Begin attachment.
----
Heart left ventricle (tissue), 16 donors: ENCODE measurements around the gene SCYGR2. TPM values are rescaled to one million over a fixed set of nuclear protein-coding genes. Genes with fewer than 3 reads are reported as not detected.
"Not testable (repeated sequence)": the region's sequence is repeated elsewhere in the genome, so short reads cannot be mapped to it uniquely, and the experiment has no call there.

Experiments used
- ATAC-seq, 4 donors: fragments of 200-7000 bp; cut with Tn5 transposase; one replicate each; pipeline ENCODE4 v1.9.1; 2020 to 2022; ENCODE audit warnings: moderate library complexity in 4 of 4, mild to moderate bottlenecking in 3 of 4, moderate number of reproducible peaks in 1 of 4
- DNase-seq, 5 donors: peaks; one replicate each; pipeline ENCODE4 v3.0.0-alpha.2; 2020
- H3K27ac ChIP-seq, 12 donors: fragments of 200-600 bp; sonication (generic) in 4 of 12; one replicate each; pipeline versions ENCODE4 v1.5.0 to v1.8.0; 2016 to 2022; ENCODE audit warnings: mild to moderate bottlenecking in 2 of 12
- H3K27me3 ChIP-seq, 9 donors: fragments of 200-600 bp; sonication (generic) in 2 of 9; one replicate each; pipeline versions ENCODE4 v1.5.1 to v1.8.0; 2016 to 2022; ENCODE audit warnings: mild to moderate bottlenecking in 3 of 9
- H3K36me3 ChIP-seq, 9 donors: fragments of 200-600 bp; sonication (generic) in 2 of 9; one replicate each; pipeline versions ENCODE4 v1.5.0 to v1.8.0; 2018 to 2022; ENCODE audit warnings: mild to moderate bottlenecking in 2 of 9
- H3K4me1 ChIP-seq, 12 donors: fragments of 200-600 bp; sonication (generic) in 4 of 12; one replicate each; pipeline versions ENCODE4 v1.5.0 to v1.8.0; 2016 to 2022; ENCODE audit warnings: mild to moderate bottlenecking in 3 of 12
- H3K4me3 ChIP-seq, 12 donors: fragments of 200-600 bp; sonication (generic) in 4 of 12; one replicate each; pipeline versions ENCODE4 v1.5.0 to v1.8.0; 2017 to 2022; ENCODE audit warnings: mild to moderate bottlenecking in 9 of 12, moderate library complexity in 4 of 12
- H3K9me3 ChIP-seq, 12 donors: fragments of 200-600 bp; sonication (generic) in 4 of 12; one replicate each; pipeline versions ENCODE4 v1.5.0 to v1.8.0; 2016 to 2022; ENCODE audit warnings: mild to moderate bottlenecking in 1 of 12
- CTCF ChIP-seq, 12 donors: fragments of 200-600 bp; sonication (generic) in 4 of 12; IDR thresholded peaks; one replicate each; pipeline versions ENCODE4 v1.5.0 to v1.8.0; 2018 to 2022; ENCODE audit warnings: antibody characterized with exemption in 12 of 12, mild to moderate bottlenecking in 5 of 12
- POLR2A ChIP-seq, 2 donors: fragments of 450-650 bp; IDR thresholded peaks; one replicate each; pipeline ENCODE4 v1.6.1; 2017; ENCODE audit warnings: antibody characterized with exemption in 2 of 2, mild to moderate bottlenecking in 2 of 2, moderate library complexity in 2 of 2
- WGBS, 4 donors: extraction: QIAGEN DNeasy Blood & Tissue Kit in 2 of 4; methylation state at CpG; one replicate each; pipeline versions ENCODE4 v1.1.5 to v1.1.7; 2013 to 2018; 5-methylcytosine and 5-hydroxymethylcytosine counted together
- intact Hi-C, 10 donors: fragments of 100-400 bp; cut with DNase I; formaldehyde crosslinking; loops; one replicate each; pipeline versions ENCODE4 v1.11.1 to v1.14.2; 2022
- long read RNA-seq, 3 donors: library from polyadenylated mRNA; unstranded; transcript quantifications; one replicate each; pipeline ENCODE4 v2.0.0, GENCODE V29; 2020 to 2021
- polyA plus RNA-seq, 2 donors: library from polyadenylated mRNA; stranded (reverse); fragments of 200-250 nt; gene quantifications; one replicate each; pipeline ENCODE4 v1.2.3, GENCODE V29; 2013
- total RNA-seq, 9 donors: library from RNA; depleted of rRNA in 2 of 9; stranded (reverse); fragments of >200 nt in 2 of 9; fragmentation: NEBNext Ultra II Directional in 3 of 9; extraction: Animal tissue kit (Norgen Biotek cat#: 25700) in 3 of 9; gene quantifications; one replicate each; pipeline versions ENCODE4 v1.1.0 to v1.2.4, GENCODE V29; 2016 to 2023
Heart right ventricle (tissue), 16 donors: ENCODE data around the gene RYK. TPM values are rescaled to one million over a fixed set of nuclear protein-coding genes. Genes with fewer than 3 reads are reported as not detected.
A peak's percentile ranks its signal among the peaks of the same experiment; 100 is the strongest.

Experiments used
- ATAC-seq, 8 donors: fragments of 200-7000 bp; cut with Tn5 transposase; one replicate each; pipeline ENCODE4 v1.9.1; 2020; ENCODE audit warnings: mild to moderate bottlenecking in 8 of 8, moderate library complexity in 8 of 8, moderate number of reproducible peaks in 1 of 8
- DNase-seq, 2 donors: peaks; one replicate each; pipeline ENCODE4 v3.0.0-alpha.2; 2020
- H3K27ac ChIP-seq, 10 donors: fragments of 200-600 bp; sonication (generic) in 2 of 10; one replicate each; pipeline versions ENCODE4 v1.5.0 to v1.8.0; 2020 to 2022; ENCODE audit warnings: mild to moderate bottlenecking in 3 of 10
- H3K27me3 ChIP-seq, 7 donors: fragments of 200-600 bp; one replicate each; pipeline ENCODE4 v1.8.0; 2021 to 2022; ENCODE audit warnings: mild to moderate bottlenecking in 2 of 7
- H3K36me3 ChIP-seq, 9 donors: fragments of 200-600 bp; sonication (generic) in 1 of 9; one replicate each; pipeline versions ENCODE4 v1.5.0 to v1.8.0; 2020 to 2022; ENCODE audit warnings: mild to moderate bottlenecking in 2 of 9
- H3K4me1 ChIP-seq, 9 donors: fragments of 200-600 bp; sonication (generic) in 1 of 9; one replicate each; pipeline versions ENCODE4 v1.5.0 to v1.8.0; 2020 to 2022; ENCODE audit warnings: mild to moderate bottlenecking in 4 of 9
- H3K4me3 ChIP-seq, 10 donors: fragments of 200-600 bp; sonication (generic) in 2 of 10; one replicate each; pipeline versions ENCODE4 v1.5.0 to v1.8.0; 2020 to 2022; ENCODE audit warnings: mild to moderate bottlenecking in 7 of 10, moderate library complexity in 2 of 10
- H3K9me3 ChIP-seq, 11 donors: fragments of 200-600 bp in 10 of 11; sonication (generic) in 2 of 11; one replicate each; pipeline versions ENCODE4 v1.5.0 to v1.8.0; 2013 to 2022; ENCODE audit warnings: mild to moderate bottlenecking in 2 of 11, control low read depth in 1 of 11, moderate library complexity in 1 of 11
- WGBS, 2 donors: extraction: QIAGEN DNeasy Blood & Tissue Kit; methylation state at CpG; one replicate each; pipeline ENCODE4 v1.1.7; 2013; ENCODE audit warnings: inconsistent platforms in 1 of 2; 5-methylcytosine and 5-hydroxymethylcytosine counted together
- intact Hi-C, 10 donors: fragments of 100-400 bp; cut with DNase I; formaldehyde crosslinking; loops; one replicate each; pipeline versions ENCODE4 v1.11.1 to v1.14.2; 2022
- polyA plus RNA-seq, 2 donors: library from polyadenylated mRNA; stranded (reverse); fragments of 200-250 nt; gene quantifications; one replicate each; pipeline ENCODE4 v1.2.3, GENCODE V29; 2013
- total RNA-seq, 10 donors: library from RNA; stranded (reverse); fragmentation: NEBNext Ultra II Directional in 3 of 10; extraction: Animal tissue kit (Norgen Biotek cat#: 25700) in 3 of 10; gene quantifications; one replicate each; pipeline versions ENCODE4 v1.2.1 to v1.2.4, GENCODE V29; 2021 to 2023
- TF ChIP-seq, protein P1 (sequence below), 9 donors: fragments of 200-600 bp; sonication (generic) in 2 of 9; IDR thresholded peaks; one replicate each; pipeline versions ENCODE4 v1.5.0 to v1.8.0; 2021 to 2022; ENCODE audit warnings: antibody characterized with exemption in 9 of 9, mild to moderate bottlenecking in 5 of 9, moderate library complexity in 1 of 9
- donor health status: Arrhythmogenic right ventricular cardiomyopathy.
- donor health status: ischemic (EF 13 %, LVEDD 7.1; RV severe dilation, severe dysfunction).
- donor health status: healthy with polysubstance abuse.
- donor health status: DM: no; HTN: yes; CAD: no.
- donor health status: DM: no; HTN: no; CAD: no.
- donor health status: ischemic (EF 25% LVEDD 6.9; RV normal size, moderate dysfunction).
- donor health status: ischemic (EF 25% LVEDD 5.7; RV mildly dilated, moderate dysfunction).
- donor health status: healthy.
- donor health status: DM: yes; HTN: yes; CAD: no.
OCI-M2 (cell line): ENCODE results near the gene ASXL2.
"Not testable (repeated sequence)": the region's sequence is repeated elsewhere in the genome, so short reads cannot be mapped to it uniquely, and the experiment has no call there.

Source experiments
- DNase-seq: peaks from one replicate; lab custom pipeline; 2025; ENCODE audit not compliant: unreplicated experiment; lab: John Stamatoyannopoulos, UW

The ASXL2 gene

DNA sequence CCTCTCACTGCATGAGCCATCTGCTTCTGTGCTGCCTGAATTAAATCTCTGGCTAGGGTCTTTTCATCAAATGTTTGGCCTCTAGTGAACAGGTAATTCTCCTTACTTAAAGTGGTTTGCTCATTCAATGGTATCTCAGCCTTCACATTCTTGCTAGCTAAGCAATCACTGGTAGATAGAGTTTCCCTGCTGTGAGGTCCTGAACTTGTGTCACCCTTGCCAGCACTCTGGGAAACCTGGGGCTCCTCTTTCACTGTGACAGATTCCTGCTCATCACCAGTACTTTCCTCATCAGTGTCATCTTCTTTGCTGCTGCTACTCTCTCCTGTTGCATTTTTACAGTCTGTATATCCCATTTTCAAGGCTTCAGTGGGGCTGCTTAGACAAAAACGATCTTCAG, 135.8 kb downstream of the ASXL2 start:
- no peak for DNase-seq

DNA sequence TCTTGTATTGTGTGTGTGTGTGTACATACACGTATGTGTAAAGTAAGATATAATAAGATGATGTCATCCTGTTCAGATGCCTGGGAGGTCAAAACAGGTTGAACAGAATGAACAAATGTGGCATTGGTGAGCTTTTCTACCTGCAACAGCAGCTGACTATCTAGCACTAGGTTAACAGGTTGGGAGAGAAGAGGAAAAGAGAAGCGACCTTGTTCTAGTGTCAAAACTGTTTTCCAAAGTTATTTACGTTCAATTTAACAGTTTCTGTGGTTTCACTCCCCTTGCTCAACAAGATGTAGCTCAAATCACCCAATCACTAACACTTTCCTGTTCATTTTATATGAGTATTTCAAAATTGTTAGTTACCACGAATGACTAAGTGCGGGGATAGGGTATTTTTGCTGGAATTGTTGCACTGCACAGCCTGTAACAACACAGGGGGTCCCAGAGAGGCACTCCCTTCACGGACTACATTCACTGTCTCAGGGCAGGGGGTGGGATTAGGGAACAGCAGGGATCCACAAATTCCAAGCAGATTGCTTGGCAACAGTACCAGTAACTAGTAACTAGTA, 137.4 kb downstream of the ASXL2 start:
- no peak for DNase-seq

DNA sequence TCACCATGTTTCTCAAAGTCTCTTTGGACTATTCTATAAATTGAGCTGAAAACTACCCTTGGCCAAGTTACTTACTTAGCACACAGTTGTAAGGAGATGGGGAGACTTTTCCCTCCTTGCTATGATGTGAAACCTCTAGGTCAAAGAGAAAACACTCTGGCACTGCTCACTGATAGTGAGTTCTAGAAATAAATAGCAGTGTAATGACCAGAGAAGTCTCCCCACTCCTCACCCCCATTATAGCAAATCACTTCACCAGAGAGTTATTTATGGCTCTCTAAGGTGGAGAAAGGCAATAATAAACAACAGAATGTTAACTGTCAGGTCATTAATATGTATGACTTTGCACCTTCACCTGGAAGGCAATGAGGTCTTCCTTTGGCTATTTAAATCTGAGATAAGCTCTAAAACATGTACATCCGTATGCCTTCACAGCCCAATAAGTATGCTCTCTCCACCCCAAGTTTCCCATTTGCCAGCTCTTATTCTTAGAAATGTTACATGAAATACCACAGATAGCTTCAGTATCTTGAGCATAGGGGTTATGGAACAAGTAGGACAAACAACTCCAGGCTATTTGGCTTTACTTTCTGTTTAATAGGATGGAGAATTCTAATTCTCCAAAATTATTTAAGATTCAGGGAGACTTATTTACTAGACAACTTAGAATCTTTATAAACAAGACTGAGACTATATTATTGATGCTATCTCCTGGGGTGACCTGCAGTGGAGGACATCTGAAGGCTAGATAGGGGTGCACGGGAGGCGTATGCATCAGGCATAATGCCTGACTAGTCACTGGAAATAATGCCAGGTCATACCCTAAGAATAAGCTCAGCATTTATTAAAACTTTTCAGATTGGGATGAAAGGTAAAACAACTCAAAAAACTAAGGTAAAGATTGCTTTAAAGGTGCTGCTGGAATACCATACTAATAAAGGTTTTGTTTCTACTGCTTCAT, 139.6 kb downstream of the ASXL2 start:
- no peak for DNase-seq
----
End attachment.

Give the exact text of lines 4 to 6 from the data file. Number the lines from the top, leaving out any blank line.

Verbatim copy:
- ATAC-seq, 4 donors: fragments of 200-7000 bp; cut with Tn5 transposase; one replicate each; pipeline ENCODE4 v1.9.1; 2020 to 2022; ENCODE audit warnings: moderate library complexity in 4 of 4, mild to moderate bottlenecking in 3 of 4, moderate number of reproducible peaks in 1 of 4
- DNase-seq, 5 donors: peaks; one replicate each; pipeline ENCODE4 v3.0.0-alpha.2; 2020
- H3K27ac ChIP-seq, 12 donors: fragments of 200-600 bp; sonication (generic) in 4 of 12; one replicate each; pipeline versions ENCODE4 v1.5.0 to v1.8.0; 2016 to 2022; ENCODE audit warnings: mild to moderate bottlenecking in 2 of 12